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June 20, 2016

Alternative Fuel Vehicles Buying Guide

Alt_fuel_vehiclesWith tougher emissions and fuel economy regulations on the horizon in 2025, automakers are working hard to build more hybrid, plug-in and electric vehicles in all shapes and sizes.

Here's our guide to understanding some of the most popular alternative fuel technologies, and some of the popular vehicles worth considering.

Hybrids: A hybrid vehicle contains at least one battery that assists the gasoline engine and increases fuel economy. There is usually a read-out on the dashboard that tells you when the battery kicks in and how much juice is available. The battery charges when you apply the brakes.

Available hybrids include the Toyota Prius, Ford Fusion Hybrid, Volkswagen Jetta Hybrid, Toyota RAV4 Hybrid, Lexus RX450h, and Hyundai Sonata Hybrid.

Plug-In Hybrid Electric Vehicles (PHEV): As their name suggests, these vehicles need to be plugged into a 120-volt or 240-volt power outlet for recharging. Plug-ins run in hybrid-mode most of the time, but also offer the unique option of running in electric-only mode, allowing you to drive short distances emissions-free.

Available vehicles include the Chevrolet Volt, Toyota Prius Plug-in, Ford C-Max Energi and Ford Fusion Energi, and the Porsche 918 Spyder.

Electric Vehicles (EV): Battery electric vehicles run 100% on electricity, and must also be charged at a 120-volt or 240-volt power outlet. Best of all, driving range is going up while prices are coming down. Depending on the car you choose, you can expect anywhere from 80 miles to over 200.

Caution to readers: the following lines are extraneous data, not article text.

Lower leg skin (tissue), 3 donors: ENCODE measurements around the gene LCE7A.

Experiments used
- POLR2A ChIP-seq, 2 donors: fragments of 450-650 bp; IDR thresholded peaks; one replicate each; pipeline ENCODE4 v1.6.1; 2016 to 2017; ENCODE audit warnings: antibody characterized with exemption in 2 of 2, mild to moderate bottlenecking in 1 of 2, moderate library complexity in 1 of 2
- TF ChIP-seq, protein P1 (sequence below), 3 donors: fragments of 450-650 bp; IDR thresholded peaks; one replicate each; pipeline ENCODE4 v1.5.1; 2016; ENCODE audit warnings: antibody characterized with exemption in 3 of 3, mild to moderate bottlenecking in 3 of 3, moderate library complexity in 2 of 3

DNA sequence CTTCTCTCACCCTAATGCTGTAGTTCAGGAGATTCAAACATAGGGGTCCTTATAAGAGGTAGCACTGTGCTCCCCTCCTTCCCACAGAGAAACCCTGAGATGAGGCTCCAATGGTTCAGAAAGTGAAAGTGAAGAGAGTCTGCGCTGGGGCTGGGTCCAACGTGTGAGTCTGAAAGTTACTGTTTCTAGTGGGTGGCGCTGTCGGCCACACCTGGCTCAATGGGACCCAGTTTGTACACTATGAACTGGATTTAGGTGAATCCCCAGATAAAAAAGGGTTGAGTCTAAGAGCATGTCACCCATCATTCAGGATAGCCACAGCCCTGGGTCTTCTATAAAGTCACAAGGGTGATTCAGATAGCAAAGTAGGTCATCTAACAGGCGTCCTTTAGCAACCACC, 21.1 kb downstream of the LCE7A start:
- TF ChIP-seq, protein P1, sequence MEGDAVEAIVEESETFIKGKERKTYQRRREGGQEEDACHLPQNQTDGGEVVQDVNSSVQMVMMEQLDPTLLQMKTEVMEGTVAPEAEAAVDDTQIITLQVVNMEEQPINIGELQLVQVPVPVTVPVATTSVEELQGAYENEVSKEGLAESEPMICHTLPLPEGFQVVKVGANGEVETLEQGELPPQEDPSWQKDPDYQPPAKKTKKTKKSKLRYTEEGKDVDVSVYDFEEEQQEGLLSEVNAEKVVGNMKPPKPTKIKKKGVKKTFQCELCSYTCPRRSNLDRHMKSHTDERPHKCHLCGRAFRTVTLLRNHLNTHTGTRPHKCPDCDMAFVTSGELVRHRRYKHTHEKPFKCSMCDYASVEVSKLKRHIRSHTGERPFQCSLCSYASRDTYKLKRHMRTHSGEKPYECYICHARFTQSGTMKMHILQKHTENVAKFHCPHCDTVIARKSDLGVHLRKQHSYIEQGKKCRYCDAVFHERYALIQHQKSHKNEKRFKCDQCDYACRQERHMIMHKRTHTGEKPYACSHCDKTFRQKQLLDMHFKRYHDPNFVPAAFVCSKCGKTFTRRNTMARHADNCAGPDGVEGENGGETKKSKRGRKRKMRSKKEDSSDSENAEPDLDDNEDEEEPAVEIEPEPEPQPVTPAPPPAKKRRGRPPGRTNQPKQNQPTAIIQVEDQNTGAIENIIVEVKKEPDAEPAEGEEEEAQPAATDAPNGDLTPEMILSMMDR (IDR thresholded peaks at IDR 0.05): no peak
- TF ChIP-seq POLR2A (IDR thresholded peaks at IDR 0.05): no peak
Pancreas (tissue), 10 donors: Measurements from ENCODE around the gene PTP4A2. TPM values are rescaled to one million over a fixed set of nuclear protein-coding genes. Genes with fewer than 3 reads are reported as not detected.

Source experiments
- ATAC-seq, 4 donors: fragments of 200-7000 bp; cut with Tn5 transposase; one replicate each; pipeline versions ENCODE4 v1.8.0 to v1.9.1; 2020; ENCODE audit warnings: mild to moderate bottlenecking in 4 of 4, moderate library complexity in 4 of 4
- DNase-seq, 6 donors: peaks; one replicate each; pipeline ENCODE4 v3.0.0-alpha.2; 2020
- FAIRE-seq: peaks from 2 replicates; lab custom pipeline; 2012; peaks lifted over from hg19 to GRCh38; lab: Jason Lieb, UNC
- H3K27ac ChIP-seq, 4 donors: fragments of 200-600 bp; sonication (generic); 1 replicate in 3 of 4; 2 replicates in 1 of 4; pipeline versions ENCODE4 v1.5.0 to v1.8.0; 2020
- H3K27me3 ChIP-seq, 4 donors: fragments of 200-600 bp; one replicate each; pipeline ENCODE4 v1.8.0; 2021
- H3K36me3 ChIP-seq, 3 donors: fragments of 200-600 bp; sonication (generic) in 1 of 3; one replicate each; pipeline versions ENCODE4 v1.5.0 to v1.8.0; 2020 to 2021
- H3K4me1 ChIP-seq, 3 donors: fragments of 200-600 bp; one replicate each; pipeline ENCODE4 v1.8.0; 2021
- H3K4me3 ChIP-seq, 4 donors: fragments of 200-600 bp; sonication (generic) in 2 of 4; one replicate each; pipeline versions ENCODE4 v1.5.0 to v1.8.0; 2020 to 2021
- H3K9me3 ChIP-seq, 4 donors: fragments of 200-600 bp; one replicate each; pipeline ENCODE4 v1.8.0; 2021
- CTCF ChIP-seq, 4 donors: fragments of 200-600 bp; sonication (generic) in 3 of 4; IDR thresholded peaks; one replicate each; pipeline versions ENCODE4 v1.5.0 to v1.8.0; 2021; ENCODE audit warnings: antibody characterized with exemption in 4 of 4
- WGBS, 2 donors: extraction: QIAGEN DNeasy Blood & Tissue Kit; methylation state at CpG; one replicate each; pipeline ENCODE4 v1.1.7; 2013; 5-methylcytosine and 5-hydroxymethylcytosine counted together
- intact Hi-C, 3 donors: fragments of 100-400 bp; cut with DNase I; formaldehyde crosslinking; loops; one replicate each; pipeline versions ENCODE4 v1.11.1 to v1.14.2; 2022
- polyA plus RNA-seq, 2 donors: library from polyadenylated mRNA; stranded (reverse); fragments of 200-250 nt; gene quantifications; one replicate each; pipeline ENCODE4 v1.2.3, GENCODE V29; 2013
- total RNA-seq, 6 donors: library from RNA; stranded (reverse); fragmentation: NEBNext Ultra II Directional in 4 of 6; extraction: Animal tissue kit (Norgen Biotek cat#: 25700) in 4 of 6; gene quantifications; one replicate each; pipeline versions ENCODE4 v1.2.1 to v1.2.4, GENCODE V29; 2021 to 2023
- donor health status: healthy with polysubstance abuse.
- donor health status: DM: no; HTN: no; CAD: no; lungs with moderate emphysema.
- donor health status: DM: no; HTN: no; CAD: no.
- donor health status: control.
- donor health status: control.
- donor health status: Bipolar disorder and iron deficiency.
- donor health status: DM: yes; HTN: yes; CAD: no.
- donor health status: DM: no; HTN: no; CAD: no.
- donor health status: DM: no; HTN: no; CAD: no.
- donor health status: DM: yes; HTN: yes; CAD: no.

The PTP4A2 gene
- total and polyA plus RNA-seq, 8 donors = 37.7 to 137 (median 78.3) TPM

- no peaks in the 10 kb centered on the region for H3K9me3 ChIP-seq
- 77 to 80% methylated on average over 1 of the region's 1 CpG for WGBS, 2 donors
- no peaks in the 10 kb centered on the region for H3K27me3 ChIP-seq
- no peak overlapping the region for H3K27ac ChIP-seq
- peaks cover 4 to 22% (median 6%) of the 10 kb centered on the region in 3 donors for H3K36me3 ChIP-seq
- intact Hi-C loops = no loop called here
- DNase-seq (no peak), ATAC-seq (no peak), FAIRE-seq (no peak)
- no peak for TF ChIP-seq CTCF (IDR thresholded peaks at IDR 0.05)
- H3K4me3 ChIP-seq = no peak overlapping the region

Available and upcoming electric vehicles include the Nissan Leaf, Volkswagen e-Golf, Kia Soul Electric, Tesla Model S, Model 3, Model X and the upcoming Chevrolet Bolt.

Fuel-Cell Electric Vehicles (FCEV): These vehicles are powered by fuel cells that combine hydrogen and oxygen to create electricity. The hydrogen takes just a few minutes to refill, and the only emissions are water. No batteries or gasoline needed.

Toyota has begun selling the Mirai HEV in California. Honda is launching the Clarity HEV in Fall of 2016. Hyundai sells a Tucson HEV in California as well. The hydrogen re-fueling infrastructure in California is small, but growing. Other states are building their own hydrogen networks.

Available and upcoming vehicles include the Toyota Mirai, Honda Clarity Fuel Cell and Hyundai Tucson Fuel Cell.

Federal tax credits ranging from $2,500 to $7,500 (depending on battery size) are available. If you lease, the leasing company takes the tax credit and passes the savings on to you by lowering your monthly lease payment. Some states also offer additional rebates.

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